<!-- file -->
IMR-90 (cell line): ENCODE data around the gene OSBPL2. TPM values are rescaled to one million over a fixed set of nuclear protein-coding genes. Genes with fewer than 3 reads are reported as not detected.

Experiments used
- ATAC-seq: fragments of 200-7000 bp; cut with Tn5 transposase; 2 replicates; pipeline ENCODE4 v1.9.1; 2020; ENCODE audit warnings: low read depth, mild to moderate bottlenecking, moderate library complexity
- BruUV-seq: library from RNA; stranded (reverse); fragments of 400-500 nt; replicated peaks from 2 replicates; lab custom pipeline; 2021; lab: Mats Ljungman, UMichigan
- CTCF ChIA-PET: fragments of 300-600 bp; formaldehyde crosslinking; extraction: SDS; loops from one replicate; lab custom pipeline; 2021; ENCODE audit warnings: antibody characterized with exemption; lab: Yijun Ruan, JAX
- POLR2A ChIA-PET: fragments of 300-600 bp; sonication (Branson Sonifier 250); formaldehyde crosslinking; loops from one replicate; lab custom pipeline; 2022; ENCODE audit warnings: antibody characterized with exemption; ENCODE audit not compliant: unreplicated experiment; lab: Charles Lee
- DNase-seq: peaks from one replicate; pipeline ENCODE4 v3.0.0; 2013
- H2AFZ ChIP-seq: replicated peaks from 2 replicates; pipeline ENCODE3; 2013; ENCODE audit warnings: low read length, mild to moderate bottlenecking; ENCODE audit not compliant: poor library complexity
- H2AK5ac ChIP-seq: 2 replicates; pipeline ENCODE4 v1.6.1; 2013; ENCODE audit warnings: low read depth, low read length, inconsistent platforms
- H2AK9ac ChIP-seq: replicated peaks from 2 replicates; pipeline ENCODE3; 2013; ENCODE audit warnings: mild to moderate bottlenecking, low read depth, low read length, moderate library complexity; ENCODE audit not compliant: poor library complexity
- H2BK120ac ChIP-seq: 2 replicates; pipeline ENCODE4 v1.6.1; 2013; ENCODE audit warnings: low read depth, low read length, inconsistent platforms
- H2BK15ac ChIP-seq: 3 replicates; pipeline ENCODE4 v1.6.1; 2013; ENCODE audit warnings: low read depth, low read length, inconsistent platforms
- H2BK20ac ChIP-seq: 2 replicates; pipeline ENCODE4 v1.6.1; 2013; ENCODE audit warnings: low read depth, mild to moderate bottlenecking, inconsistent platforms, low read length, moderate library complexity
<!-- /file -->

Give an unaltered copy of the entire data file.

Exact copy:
IMR-90 (cell line): ENCODE data around the gene OSBPL2. TPM values are rescaled to one million over a fixed set of nuclear protein-coding genes. Genes with fewer than 3 reads are reported as not detected.

Experiments used
- ATAC-seq: fragments of 200-7000 bp; cut with Tn5 transposase; 2 replicates; pipeline ENCODE4 v1.9.1; 2020; ENCODE audit warnings: low read depth, mild to moderate bottlenecking, moderate library complexity
- BruUV-seq: library from RNA; stranded (reverse); fragments of 400-500 nt; replicated peaks from 2 replicates; lab custom pipeline; 2021; lab: Mats Ljungman, UMichigan
- CTCF ChIA-PET: fragments of 300-600 bp; formaldehyde crosslinking; extraction: SDS; loops from one replicate; lab custom pipeline; 2021; ENCODE audit warnings: antibody characterized with exemption; lab: Yijun Ruan, JAX
- POLR2A ChIA-PET: fragments of 300-600 bp; sonication (Branson Sonifier 250); formaldehyde crosslinking; loops from one replicate; lab custom pipeline; 2022; ENCODE audit warnings: antibody characterized with exemption; ENCODE audit not compliant: unreplicated experiment; lab: Charles Lee
- DNase-seq: peaks from one replicate; pipeline ENCODE4 v3.0.0; 2013
- H2AFZ ChIP-seq: replicated peaks from 2 replicates; pipeline ENCODE3; 2013; ENCODE audit warnings: low read length, mild to moderate bottlenecking; ENCODE audit not compliant: poor library complexity
- H2AK5ac ChIP-seq: 2 replicates; pipeline ENCODE4 v1.6.1; 2013; ENCODE audit warnings: low read depth, low read length, inconsistent platforms
- H2AK9ac ChIP-seq: replicated peaks from 2 replicates; pipeline ENCODE3; 2013; ENCODE audit warnings: mild to moderate bottlenecking, low read depth, low read length, moderate library complexity; ENCODE audit not compliant: poor library complexity
- H2BK120ac ChIP-seq: 2 replicates; pipeline ENCODE4 v1.6.1; 2013; ENCODE audit warnings: low read depth, low read length, inconsistent platforms
- H2BK15ac ChIP-seq: 3 replicates; pipeline ENCODE4 v1.6.1; 2013; ENCODE audit warnings: low read depth, low read length, inconsistent platforms
- H2BK20ac ChIP-seq: 2 replicates; pipeline ENCODE4 v1.6.1; 2013; ENCODE audit warnings: low read depth, mild to moderate bottlenecking, inconsistent platforms, low read length, moderate library complexity